Preemptive Renal Transplantation: Why Not?
Article first published online: 28 OCT 2003
American Journal of Transplantation
Volume 3, Issue 11, pages 1336–1340, November 2003
How to Cite
Mange, K. C. and Weir, M. R. (2003), Preemptive Renal Transplantation: Why Not?. American Journal of Transplantation, 3: 1336–1340. doi: 10.1046/j.1600-6143.2003.00232.X
- Issue published online: 28 OCT 2003
- Article first published online: 28 OCT 2003
- Received 21 April 2003, revised 12 June and accepted for publication 12 June 2003
- renal transplantation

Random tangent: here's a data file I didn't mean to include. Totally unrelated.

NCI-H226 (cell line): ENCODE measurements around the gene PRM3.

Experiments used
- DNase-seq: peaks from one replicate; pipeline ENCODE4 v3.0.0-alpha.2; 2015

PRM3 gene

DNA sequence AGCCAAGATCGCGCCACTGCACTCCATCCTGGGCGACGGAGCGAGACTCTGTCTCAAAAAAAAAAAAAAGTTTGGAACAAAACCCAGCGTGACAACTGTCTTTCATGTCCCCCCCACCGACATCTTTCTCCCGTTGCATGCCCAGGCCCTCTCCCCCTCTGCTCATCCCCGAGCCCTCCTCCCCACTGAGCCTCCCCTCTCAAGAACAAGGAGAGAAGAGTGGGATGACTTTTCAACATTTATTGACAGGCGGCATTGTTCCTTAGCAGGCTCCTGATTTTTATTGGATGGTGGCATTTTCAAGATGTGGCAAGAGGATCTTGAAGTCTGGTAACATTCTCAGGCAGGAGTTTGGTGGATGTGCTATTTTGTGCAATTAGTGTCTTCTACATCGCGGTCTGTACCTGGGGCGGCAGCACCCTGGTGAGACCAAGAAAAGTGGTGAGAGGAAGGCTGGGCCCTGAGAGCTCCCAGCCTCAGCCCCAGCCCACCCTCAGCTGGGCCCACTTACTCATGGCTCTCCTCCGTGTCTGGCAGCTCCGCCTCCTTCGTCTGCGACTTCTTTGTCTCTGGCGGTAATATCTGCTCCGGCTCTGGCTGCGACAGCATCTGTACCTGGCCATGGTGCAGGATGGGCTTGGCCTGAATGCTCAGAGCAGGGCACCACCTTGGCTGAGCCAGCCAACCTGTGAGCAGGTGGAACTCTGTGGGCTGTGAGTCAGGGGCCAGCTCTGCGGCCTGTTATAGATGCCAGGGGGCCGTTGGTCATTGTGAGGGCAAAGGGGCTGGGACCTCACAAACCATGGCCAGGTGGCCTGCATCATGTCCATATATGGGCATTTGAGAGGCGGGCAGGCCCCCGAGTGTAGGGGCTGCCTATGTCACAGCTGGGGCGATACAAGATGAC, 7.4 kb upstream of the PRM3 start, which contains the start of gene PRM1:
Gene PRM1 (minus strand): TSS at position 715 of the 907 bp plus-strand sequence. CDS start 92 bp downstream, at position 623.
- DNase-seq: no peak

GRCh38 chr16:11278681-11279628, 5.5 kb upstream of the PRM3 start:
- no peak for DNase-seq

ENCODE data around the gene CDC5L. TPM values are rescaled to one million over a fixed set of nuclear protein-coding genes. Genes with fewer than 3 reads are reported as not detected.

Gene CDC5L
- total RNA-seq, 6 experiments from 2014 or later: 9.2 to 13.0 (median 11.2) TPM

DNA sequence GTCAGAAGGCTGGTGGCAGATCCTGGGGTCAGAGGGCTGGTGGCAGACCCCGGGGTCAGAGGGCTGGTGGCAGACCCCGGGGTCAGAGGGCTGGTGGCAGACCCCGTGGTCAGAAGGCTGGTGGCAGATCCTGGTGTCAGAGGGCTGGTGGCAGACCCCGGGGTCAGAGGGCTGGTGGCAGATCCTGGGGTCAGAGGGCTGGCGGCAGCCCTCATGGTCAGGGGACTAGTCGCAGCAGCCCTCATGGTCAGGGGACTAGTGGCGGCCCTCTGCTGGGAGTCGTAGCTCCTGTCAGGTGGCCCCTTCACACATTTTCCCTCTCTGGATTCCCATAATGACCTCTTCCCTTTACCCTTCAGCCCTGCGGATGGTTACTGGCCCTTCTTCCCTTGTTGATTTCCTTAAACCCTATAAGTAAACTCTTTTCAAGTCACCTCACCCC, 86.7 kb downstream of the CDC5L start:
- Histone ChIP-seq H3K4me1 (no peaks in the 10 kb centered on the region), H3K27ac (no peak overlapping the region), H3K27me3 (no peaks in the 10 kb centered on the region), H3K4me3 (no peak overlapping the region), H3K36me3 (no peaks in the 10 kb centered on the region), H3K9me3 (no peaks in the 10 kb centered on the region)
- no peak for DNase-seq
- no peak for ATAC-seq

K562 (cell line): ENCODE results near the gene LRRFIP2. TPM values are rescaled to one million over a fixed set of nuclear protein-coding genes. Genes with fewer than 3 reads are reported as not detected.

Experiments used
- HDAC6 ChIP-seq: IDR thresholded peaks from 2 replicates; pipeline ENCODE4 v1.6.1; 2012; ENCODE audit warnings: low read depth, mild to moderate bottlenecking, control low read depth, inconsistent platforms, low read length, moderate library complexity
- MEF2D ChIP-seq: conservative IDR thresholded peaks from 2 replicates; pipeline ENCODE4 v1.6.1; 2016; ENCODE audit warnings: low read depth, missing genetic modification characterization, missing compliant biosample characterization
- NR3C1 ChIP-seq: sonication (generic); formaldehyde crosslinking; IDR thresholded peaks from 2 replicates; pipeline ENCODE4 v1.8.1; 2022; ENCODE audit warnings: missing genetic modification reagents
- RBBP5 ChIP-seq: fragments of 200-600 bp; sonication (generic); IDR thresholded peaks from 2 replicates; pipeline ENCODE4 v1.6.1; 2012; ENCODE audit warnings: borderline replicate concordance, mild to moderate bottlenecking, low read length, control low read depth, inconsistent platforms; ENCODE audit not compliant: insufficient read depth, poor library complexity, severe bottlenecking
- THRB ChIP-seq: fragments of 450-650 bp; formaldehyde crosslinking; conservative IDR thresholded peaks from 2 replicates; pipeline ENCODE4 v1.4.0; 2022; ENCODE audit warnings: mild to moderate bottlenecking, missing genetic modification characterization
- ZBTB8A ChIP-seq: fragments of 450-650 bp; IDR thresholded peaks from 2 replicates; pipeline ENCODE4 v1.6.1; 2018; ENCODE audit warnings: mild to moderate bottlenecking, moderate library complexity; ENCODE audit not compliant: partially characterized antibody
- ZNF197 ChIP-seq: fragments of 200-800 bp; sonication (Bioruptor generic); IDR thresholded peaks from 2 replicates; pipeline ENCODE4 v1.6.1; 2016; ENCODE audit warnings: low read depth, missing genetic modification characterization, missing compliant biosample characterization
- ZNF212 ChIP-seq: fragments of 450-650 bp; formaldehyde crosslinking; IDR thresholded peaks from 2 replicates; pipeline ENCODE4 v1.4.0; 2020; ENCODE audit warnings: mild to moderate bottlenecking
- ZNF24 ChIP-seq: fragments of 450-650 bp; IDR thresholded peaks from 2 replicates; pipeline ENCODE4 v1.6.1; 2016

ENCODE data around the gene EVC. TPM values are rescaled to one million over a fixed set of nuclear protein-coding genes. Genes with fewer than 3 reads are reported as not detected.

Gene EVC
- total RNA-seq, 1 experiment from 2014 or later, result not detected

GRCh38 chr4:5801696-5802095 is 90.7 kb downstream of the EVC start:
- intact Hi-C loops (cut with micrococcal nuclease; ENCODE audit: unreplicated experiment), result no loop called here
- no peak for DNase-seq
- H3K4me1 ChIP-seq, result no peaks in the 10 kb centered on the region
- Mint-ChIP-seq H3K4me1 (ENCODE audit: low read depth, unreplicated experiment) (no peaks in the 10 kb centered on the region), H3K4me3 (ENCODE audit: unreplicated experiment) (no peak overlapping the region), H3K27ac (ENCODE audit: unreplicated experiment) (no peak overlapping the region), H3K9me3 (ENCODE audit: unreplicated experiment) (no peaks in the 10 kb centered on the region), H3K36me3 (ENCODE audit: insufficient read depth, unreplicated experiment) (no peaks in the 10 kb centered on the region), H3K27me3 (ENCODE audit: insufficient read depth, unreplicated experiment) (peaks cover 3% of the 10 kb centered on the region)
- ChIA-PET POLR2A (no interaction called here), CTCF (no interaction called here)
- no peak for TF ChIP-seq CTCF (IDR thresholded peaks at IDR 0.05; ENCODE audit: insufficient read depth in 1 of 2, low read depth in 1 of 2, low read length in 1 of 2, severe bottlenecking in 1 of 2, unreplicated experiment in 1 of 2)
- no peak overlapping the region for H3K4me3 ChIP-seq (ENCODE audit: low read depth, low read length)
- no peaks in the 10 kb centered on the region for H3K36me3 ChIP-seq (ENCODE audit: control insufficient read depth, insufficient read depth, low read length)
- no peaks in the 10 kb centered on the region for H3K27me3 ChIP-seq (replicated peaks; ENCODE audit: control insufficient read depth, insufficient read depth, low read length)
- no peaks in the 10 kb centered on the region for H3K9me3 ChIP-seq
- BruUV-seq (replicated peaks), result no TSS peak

Dialysis has been the long-established initial choice of treatment for persons with end-stage renal disease. Transplantation before dialysis, or preemptive renal transplantation (PRT), has been controversial because of the paucity of clinical evidence that has clarified the benefits vs. risks of this approach. However, several recent observational analyses indicate that PRT is the optimal strategy to benefit patients requiring renal replacement therapy. This current review will discuss the advantages that are associated with PRT, and will summarize studies that have investigated the impact of the timing of transplantation on outcomes. We will also discuss the utility of PRT from various perspectives, and describe the challenges ahead in expanding the opportunity of PRT for more patients.